2017 Chicago Auto Show: 2018 Toyota Tundra Preview

Toyota_Tundra_TRDSport_OEM_01[5] II

The Toyota Tundra will makes its debut at the 2017 Chicago Auto Show with a light refresh that adds new safety equipment, slight styling changes and, most excitingly, a sporty new trim level, the TRD Sport. The TRD Sport becomes the seventh available trim package for the Tundra. The Tacoma mid-size already offers a TRD Sport trim and it will fill the same role on the larger Tundra, serving as a "tweener" pickup that provides a boost in off-road capability without having to spring for the full-blown TRD Pro off-road package. The refresh for most of the Tundra lineup is relatively minor, where the exterior is mostly consistent with last year's model; however, select trims will get a mesh grille and several smaller exterior design changes. The Limited and 1794 Edition trims will get a new "billet style" front grille instead.

The TRD Sport will be offered in both CrewMax and double-cab configurations in five colors: Super White, Magnetic Gray, Midnight Black Pearl, Blazing Blue Pearl and Barcelona Red Metallic. The new trim (also available for the full-size Sequoia SUV) adds a hood scoop, 20-inch silver alloy wheels with black accents, LED headlights, a mesh grille, a TRD Sport shift knob and floormats, and a TRD Sport graphic on the side of the bed.

The Tundra's two V-8 engines and transmission carry over from 2017, so the 310-horsepower, 4.6-liter V-8 and the 381-hp, 5.7-liter V-8 will remain unchanged. As before, the factory six-speed automatic is the only available transmission.

The TRD Sport will be offered only with the larger V-8 in 4x2 or 4x4 configurations. It also gets TRD-Sport-tuned Bilstein shock absorbers and TRD front and rear anti-sway bars to improve its on-pavement stability and help with carrying heavy loads.

Finally, as a part of Toyota's push to include automatic emergency braking in most of its vehicles by the 2018 model year, the 2018 Tundra will add Toyota Safety Sense-P as standard equipment across all trim levels. TSS-P includes a precollision system with pedestrian detection and automatic braking, lane departure alert, automatic high beams and adaptive cruise control. These features give the Tundra a leg up on most of the competition in the segment, especially when comparing entry-level trim levels.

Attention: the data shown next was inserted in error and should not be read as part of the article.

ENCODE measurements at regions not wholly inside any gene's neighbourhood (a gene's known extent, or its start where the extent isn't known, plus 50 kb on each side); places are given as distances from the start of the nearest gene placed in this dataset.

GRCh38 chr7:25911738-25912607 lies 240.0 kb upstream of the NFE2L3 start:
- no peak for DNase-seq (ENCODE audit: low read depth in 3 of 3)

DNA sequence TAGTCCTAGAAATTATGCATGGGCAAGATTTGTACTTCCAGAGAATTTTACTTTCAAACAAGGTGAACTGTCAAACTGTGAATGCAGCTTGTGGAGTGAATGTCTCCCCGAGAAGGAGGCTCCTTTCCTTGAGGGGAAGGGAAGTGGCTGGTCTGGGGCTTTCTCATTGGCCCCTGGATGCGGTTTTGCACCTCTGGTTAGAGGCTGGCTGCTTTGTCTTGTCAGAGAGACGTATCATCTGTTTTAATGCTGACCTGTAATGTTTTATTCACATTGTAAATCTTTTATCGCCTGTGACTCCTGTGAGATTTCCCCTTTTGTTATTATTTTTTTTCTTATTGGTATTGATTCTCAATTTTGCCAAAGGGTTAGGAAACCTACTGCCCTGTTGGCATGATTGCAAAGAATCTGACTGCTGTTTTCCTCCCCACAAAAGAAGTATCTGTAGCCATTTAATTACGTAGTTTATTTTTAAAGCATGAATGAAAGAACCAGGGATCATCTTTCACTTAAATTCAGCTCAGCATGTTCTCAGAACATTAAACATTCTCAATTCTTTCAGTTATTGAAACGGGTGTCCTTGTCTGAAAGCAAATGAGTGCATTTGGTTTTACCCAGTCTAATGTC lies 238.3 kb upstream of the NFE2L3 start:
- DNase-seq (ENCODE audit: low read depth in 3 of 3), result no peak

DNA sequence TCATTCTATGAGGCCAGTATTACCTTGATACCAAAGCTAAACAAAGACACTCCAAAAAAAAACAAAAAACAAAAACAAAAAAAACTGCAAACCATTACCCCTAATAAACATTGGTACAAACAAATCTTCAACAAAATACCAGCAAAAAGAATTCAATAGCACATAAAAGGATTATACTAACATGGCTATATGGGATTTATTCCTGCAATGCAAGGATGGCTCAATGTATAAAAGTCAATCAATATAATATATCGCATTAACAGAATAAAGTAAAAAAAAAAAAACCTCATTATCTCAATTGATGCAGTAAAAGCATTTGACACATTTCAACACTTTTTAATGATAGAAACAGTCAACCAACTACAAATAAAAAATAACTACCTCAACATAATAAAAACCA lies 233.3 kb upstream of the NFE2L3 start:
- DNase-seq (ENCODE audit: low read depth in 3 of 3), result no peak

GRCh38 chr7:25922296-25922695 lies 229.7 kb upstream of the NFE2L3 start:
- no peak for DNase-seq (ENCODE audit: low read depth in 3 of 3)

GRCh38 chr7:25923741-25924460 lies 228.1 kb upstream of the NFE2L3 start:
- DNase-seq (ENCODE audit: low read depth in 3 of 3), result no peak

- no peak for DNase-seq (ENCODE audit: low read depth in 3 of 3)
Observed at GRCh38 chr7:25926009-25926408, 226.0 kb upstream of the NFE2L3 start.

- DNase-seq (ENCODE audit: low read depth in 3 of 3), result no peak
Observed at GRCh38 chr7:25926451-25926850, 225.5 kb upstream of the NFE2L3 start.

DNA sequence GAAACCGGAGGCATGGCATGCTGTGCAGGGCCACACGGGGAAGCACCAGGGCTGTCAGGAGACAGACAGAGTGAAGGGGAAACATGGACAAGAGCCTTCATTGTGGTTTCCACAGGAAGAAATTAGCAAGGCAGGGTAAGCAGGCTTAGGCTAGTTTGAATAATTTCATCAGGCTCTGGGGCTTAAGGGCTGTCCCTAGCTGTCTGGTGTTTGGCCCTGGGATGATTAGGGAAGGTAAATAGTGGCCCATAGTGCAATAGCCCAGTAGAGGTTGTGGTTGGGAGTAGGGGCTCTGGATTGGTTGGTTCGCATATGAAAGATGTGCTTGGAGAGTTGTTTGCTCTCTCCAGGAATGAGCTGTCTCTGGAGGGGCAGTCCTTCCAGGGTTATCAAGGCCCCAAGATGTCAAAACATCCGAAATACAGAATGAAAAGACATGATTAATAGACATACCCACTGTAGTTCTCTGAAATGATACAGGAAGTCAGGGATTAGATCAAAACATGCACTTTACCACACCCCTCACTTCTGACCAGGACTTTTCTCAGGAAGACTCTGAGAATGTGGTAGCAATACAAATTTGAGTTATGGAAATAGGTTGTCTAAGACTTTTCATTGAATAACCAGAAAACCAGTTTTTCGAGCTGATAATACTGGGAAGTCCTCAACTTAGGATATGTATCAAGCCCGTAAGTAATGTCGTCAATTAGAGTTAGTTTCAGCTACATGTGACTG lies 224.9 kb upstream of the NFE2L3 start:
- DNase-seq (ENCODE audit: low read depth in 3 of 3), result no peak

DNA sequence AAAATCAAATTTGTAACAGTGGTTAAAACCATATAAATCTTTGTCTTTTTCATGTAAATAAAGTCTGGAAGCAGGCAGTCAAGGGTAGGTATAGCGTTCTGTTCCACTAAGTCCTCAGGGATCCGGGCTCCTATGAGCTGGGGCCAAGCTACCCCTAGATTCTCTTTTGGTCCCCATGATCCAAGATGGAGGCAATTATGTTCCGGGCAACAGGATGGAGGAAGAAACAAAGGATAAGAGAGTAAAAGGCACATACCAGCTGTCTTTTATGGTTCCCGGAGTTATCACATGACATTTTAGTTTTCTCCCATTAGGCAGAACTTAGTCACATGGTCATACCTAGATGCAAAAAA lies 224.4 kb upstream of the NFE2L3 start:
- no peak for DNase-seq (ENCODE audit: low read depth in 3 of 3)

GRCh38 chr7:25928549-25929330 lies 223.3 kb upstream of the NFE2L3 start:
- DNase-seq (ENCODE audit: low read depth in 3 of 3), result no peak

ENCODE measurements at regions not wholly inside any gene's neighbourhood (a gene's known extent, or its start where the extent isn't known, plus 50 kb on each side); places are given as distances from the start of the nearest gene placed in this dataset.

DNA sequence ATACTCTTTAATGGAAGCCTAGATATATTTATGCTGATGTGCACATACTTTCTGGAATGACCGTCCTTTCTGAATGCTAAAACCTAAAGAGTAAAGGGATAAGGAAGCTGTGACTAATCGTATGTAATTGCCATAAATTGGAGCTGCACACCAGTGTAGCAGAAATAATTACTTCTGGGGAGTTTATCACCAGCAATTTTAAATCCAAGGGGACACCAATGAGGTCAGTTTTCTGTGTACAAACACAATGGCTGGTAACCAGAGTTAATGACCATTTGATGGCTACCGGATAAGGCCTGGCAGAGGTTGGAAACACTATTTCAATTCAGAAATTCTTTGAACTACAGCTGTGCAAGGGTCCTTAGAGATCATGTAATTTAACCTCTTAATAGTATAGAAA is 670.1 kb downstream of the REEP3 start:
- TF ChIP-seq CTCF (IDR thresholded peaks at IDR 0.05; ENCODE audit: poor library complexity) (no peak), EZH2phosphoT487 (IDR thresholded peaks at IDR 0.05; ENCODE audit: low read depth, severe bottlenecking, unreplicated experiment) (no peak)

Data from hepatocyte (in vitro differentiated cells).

Pricing will not be released for the 2018 models or the TRD Sport until closer to their on-sale date in September.

Manufacturer images

 

Toyota MY18 Tundra TRD Sport II

Toyota MY18_0001 II

Toyota MY18_Tundra TRD Sport 2 II

 

Comments

Cool article... headline is a bit confusing though, it says 2018 Tundra but all I see is a 2014 with an aftermarket grill.


Oh, never mind, its Toyota, that qualifies as "new"

Looks like Toyota is sitting on this as a cash cow. If their car sales keep dropping like the last couple years, they will have to do something too improve the gas mileage on their trucks and large SUV's. They (Toyota) have been depending on their Camry and Corrolla to keep CAFE numbers up but those car sales have dropped lick a brick.

No engine or transmission changes.. That is wildly disappointing, the tundra needs some fuel economy improvements bad. At least Ford continues to innovate.

"The Truck that's not changing at all" is fitting and accurate.

Guess there's not much money left for development after the multi-billion dollar settlement..


I just purchased a new Tacoma and love it as much as my old 98 model.

I would have considered a Tundra but there MPG just flat out stinks and has since the start. Why have they continued to ignore this going into the future

Very dissapointing....BOO!!

So...

The same over-priced, fuel-guzzling, 10 year old truck that we've come to know?

I'll pass.

more of the same, and underwhelming at that.

Wow. I'm a guess a Toyota fan but left in 2010 when I got rid of my 2008 Tundra for a Denali Sierra and since then got two more Denali Sierra HDs. I've had every model of truck Toyota basically has made in the last thirty years and would've contemplated going back if they changed something on the tundra especially the horrendous efficiency of the 5.7. What a huge disappointment and I hate to say it but I think Toyota has really lost me now. They don't care about the tundra and don't really care about the full size division.